Secondary Classroom Procedures
So, last year I switched schools and went about my classroom planning for the beginning of the year as I had always done. I went through the textbooks for my two preps and planned some fun activities for the first few weeks. I attended planning meetings with my team. My syllabus and behavior contracts were prepped. I beautified my classroom with posters. I was ready to go. On the first day of class we were going to do a quick review of the syllabus and hit the ground running. I wanted to make sure that I had plenty of time for content after all.
WRONG MOVE! Honestly, I had never thought I would need to go over how to use a stapler, how to check out a computer, how to get permission from your teacher before making excessive trips to the automated hand sanitizer during group work. Needless to say, it was eye opening. I really thought that all high school students were capable of these tasks.
I did not even give a thought to planning out a way to review classroom procedures because my past experiences led me to believe that it was not necessary. After my epic failure to address my expectations during the first week of school it took awhile to get things in order. From now on, I will be spending a good amount of time going over some specifics during my first few meetings with my students.
THINGS TO REVIEW
What I Include:
I set up two stations with supplies for my students. My supply areas include two staplers, a hole punch, lined paper, pencils, an electronic pencil sharpener, Kleenex, and hand sanitizer. Your supplies might vary, but that is what my students need.
What I Suggest Reviewing:
- Policy for requesting permission to get out of seats to use supplies, and when it is okay.
- Review what you expect students to do if a stapler jams or needs more staples.
- Supplies are for everyone. I needed to remind students that supplies are for everyone; they should be used economically, and they should stay at the supply stations so that everyone has equal access.
- Rules for blowing noses and using hand sanitizer. I personally, did not love that my students thought they could go into the hallway and talk to passersby when they were blowing their nose. Likewise, we needed to have conversations about avoiding using excessive amounts of hand sanitizer.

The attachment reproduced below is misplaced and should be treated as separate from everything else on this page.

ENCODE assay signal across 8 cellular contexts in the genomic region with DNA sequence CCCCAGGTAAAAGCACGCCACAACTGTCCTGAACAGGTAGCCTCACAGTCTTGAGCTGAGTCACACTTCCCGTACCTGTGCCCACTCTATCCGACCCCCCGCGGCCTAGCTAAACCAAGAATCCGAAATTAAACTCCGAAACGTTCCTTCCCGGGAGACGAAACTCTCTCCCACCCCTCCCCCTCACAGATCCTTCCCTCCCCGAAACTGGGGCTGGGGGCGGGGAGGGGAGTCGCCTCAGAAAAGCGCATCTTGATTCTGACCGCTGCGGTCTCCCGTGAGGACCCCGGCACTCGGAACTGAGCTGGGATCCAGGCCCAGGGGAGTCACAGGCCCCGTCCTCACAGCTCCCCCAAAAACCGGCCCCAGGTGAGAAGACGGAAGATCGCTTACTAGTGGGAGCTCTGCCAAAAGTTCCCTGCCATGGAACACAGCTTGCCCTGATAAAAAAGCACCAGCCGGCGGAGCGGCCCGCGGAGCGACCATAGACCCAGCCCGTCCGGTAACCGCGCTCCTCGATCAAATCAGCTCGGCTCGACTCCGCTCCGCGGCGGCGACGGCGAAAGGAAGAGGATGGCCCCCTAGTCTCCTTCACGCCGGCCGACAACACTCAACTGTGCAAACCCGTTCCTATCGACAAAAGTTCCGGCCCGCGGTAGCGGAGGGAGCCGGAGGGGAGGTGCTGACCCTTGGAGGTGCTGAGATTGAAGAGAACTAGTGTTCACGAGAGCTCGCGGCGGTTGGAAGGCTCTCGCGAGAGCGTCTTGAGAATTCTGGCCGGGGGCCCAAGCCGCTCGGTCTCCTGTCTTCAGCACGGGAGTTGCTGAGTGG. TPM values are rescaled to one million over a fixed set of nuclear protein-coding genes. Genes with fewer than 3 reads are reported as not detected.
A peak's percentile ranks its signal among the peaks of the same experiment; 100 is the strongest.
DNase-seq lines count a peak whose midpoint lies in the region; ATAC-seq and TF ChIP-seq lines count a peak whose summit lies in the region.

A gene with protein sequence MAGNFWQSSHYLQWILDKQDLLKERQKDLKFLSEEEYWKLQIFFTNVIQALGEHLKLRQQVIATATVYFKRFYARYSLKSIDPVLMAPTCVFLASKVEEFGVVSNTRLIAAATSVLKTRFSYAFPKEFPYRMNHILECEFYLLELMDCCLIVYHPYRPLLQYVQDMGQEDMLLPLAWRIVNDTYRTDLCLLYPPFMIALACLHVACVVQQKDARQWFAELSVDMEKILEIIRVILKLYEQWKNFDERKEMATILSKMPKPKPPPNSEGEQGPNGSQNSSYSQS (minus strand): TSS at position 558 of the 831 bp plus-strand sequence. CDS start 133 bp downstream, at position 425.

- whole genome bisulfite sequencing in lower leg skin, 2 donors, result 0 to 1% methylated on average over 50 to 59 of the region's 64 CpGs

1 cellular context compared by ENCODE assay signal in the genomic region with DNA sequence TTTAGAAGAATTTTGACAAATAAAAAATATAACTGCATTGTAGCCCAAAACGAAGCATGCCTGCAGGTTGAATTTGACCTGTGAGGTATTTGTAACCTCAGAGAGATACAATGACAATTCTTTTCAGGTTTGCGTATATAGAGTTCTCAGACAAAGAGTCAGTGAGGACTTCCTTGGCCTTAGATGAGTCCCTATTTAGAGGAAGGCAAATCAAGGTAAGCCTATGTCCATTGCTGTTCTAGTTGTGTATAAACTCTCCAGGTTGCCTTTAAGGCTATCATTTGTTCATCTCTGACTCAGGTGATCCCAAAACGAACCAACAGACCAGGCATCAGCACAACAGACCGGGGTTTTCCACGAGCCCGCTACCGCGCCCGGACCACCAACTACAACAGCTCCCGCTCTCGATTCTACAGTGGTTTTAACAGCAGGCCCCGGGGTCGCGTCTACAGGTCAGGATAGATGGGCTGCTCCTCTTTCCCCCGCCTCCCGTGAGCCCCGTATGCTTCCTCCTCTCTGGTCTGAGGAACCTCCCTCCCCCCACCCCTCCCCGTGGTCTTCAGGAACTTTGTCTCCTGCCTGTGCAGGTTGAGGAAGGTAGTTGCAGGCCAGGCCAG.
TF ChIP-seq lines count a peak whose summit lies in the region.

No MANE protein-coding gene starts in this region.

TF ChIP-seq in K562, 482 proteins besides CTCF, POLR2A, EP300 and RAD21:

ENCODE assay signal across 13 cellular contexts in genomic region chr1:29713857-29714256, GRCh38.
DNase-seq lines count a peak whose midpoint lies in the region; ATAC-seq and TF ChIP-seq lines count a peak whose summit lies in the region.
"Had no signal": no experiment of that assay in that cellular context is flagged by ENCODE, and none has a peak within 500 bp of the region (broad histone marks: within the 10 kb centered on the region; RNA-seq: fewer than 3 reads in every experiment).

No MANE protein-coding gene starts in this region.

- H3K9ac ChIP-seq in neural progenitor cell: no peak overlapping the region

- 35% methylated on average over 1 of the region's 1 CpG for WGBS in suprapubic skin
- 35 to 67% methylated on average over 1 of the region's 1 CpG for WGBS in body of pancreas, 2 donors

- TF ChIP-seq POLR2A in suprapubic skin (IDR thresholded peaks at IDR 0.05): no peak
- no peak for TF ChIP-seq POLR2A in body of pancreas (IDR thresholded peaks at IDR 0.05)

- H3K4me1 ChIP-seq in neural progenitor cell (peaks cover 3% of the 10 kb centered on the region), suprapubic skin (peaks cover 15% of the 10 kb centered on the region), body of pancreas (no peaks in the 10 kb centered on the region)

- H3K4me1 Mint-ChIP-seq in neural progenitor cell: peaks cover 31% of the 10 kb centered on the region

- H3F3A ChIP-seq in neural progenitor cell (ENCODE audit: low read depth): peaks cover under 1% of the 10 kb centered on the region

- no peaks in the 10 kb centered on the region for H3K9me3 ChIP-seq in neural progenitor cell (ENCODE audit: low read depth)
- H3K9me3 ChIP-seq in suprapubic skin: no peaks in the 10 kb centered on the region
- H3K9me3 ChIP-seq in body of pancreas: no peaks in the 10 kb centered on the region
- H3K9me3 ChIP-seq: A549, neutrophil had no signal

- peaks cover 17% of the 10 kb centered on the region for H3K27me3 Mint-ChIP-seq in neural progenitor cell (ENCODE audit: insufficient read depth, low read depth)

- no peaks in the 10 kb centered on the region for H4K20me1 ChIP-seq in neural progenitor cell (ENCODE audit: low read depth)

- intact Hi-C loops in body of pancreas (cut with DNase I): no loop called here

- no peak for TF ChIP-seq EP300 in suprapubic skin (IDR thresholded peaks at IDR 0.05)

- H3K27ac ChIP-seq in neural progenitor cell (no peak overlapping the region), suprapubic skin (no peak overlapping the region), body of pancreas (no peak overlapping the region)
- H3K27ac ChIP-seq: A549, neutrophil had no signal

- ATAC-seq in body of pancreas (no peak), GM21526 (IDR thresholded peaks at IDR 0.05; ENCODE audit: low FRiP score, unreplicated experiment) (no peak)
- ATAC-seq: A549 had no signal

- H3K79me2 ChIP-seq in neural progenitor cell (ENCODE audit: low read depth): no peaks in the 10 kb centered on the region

Off Limit Areas
I considered my desk area to be my one sacred, only for me, off limits area. That is where I kept student files, student work, copies of assignments that I was going to be using in the future, and other things that students should not be accessing. I do not want students sitting in my desk chair and sifting through those things, so I make it a priority to let them know that is an area that is only for me.
I post my expectations for the three volume levels in my classroom on, the walls and review them often. My three levels are ‘hush’, ‘murmur’, and ‘present’ that can be found in this poster set. I make sure students understand what I expect at each level because every teacher has different expectations.
I have a sign out sheet for the bathroom so that I can track the times that students leave the classroom and come back. This is nice for tracking behavior patterns, but it is also important to know where everyone is and how long they have been there. Students need to raise their hands and request permission to leave, only one person can be out of the classroom at a time, and I do not let them go during the first 20 minutes of class because they have plenty of time to go to the bathroom during passing periods.
Some teachers allow cell phones and headphones, and some do not. Some schools have school-wide policies, but ours does not. Students will inevitably try to push the limits and challenge the rules. It is important to make your rules clear and stick to them. I use an over the door shoe hanger to collect phones at the beginning of class because I find them to be too much of a distraction. I assign each student a number on the first day of class and they put their phone in the corresponding see-through slot. They can retrieve their phones when class is over, but they cannot use them during class.
Before Every Assessment
Before every quiz or test I go over my testing rules.
- Talking is not permitted until all tests have been collected.
- Cell phones need to be stowed in their appropriate places. I do not want to see them in pockets, on laps, or on desks. They should be in backpacks or in the shoe organizer. They should also be turned off.
- Cheating results in a phone call home and a grade that corresponds to the school cheating policy. Our school policy is a grade of zero on the assignment for the first cheating attempt.
I spend time going over specific contracts for behavior and respect. My expectations are clear and I post my rules in the classroom for continuous review. I also keep track of students that push behavior boundaries for documentation purposes.
Some years your students will need a lot of classroom procedure review and structure. The sooner you can make your expectations clear the better your class life will be. Have a great year and happy teaching!